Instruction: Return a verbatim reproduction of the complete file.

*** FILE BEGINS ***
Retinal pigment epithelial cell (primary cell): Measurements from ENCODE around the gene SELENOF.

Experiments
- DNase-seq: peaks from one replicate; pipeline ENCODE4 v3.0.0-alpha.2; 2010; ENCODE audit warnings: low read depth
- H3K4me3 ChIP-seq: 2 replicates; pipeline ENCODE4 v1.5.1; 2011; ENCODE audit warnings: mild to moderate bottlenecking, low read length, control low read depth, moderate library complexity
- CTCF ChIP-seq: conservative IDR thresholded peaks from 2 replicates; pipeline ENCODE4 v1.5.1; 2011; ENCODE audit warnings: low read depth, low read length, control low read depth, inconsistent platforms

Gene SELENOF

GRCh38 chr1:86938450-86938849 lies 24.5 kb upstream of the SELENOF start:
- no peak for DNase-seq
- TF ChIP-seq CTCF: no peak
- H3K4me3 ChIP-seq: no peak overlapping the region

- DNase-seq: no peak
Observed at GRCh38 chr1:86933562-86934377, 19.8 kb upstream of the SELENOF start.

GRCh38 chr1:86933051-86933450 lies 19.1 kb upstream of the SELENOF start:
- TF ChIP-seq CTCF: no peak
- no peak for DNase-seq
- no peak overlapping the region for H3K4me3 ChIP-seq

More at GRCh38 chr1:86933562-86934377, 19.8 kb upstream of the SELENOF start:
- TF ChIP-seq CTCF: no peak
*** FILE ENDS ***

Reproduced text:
Retinal pigment epithelial cell (primary cell): Measurements from ENCODE around the gene SELENOF.

Experiments
- DNase-seq: peaks from one replicate; pipeline ENCODE4 v3.0.0-alpha.2; 2010; ENCODE audit warnings: low read depth
- H3K4me3 ChIP-seq: 2 replicates; pipeline ENCODE4 v1.5.1; 2011; ENCODE audit warnings: mild to moderate bottlenecking, low read length, control low read depth, moderate library complexity
- CTCF ChIP-seq: conservative IDR thresholded peaks from 2 replicates; pipeline ENCODE4 v1.5.1; 2011; ENCODE audit warnings: low read depth, low read length, control low read depth, inconsistent platforms

Gene SELENOF

GRCh38 chr1:86938450-86938849 lies 24.5 kb upstream of the SELENOF start:
- no peak for DNase-seq
- TF ChIP-seq CTCF: no peak
- H3K4me3 ChIP-seq: no peak overlapping the region

- DNase-seq: no peak
Observed at GRCh38 chr1:86933562-86934377, 19.8 kb upstream of the SELENOF start.

GRCh38 chr1:86933051-86933450 lies 19.1 kb upstream of the SELENOF start:
- TF ChIP-seq CTCF: no peak
- no peak for DNase-seq
- no peak overlapping the region for H3K4me3 ChIP-seq

More at GRCh38 chr1:86933562-86934377, 19.8 kb upstream of the SELENOF start:
- TF ChIP-seq CTCF: no peak